By Matt Dolloff, 985TheSportsHub.com
Keion Crossen's name hasn't been uttered much on the radio around here, but perhaps it will be in due time.
If you've listened to the Sports Hub at night in recent years, you've heard venerable "Sports Vulture" Adam Jones chirp and squawk about "gunner talk," exclusively as a pejorative term. Discussing special teams certainly doesn't move the needle as compared to say, Tom Brady or Bill Belichick. So "gunner talk" is typically Jones' go-to phrase to describe something he couldn't be less interested in discussing.
But if Belichick were ever a Sports Hub listener, you could reasonably expect him to sit there like, "Yo you got some more of that gunner talk?"
Belichick and the Patriots continue to place a relative premium on special teams, a unit that's long been among the best and most well-coached in the NFL. Seven-time Pro-Bowler Matthew Slater remains one of the league's elite gunners, quietly bottling up returners and gluing the group together and giving the Pats one less position to worry about. But the 32-year-old Slater has missed 10 games in his last two seasons and appears to be entering the final stretch of his career. Special teams gunner may not be at the top of Belichick's or the Patriots' priorities in the coming years, even if it's a pressing need.
But in Crossen, they may have found their guy anyway.
The former Western Carolina cornerback fell behind the rest of his draft class out of the gate, due to his lack of size at the time he got recruited. He told reporters after the Patriots drafted him that he weighed around 140 pounds during recruiting season. He's since filled out to 180 pounds, but at a generous 5-foot-10 still lacks ideal size for an NFL cornerback.
That's why Crossen may only be able to pan out as a special teamer long-term. But he possesses two stronger traits that could make him the team's answer as a successor for Slater. For one, he's a proven tackler. He recorded a career-best 67 tackles (39 solo) in 12 games (11 starts) for the Catamounts in his senior year in 2017.
But even more intriguing about Crossen is is wheels. The kid's speed is truly elite. His Pro Day 40-yard dash time (4.32) would have tied him for first at the NFL Combine, had he gotten an invite. He had the same 40 time as fourth overall pick Denzel Ward, who went to the Browns, as well as fellow cornerbacks Donte Jackson (second-round pick) and Parry Nickerson (sixth-round pick).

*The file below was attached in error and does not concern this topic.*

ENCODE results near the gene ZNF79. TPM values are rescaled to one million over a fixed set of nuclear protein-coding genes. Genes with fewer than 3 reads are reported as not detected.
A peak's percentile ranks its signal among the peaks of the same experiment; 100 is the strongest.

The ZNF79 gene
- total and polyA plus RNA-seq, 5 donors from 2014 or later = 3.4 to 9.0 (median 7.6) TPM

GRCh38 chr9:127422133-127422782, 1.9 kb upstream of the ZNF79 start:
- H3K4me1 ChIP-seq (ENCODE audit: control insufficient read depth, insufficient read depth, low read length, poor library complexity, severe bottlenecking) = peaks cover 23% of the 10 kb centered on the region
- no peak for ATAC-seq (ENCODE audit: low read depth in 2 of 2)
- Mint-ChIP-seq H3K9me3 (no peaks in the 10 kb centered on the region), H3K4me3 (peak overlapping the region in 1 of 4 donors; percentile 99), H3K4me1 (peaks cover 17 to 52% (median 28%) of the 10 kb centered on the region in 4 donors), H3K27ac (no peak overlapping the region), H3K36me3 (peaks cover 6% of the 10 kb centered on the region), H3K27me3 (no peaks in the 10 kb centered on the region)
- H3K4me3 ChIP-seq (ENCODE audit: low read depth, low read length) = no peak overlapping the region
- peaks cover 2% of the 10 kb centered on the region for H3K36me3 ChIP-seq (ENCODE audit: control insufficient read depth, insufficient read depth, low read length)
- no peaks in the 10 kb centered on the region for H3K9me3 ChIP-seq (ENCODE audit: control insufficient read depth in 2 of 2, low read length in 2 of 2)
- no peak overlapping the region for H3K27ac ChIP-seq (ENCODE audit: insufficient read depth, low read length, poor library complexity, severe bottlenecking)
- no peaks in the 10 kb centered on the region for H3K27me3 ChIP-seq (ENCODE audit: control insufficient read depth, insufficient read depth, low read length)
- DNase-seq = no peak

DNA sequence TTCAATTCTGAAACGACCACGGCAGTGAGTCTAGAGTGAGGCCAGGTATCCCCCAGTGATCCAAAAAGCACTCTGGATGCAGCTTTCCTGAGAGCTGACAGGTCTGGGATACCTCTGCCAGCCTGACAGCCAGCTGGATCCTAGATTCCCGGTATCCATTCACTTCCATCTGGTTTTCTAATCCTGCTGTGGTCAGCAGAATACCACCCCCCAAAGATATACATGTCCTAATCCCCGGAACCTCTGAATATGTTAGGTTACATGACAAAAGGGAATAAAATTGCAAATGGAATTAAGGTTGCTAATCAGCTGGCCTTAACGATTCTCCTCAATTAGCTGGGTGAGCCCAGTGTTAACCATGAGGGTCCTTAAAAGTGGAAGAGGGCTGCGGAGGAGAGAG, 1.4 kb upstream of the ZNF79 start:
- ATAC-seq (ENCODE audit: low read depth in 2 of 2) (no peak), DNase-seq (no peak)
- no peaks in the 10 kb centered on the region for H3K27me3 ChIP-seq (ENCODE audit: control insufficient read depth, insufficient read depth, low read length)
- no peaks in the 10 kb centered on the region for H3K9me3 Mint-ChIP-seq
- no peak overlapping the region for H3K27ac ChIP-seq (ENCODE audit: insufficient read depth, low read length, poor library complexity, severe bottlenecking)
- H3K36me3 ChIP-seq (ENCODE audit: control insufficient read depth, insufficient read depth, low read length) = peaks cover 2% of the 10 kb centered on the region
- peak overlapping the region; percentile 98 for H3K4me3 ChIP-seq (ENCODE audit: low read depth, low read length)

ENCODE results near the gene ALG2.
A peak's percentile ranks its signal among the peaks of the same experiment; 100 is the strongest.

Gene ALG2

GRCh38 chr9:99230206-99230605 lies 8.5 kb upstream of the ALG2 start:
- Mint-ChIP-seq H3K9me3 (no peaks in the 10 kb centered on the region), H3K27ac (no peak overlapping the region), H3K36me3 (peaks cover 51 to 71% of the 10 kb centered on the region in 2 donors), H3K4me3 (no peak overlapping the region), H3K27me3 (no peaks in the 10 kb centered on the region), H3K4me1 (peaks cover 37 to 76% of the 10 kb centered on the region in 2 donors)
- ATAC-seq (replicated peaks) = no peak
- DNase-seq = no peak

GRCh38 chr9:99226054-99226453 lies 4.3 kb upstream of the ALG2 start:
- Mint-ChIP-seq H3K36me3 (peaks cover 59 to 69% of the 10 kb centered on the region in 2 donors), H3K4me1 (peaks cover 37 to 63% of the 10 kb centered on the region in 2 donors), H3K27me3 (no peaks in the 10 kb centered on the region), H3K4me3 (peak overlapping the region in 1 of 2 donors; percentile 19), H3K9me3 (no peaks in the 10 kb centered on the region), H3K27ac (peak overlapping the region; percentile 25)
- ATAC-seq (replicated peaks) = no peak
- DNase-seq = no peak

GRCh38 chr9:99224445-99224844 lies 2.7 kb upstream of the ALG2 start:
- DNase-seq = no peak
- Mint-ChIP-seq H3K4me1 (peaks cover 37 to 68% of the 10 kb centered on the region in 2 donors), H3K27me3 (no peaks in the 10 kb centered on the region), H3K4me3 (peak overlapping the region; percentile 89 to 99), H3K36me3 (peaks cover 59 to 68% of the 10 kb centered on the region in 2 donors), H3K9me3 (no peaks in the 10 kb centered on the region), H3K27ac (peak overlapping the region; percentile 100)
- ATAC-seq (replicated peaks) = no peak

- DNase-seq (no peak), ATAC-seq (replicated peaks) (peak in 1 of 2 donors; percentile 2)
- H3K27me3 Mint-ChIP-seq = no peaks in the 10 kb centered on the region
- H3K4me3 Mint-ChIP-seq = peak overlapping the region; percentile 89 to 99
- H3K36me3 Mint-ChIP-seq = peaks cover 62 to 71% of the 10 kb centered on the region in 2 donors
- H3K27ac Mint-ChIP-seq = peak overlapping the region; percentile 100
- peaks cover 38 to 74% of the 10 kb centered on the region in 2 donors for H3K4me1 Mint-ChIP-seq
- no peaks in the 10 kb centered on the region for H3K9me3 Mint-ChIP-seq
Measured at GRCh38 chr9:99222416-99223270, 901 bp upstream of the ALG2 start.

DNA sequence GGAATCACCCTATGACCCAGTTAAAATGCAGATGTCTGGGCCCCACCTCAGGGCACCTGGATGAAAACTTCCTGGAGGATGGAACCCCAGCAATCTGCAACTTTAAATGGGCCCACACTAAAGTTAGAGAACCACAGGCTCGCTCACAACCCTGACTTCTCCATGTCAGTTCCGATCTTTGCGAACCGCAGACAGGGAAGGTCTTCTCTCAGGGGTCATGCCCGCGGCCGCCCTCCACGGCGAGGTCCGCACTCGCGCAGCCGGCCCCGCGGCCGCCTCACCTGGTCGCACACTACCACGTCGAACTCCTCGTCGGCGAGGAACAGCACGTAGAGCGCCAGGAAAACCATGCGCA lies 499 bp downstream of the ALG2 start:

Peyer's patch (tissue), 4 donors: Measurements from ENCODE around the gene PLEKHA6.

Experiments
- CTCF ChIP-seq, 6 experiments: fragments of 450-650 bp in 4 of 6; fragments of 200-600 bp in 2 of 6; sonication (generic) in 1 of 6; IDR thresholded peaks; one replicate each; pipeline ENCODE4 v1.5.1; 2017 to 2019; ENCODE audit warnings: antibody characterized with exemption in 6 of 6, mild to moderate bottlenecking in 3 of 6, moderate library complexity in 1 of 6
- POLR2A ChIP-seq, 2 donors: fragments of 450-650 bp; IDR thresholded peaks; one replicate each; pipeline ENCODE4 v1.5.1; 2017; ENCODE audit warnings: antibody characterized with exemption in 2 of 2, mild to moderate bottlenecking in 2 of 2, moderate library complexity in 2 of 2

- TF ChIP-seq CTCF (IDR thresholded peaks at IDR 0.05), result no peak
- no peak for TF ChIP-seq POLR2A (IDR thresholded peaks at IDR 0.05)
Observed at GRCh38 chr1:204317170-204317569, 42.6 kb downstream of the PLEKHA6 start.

Crossen is understandably aiming a bit higher with his NFL potential, and he's been emulating a familiar name.
"I play a little bit of Malcolm Butler," Crossen said. "That's one guy that I can say I kind of model my game after. He's a good player and it showed in the Super Bowl, but that's kind of who I model my game after. I also look at other corners as well. Things that I have – it gives me an idea of certain things that I can be successful [at] in the NFL."
If Crossen can turn his high-end athleticism into a starting cornerback job, even better. But in all likelihood, his best shot at making an impact as a rookie is on special teams. And if Crossen can hold onto his roster spot as an understudy of Slater, perhaps he can fashion his undeniable physical tools into the league's next great gunner.
Say what you want about "gunner talk." Maybe it's nothing. But Crossen's presence on the Patriots has certainly made it relevant.
Matt Dolloff is a digital producer for 985TheSportsHub.com. Any opinions expressed do not necessarily reflect those of 98.5 The Sports Hub, Beasley Media Group, or any subsidiaries. Have a news tip, question, or comment for Matt? Follow him on Twitter @mattdolloff or email him at [email protected].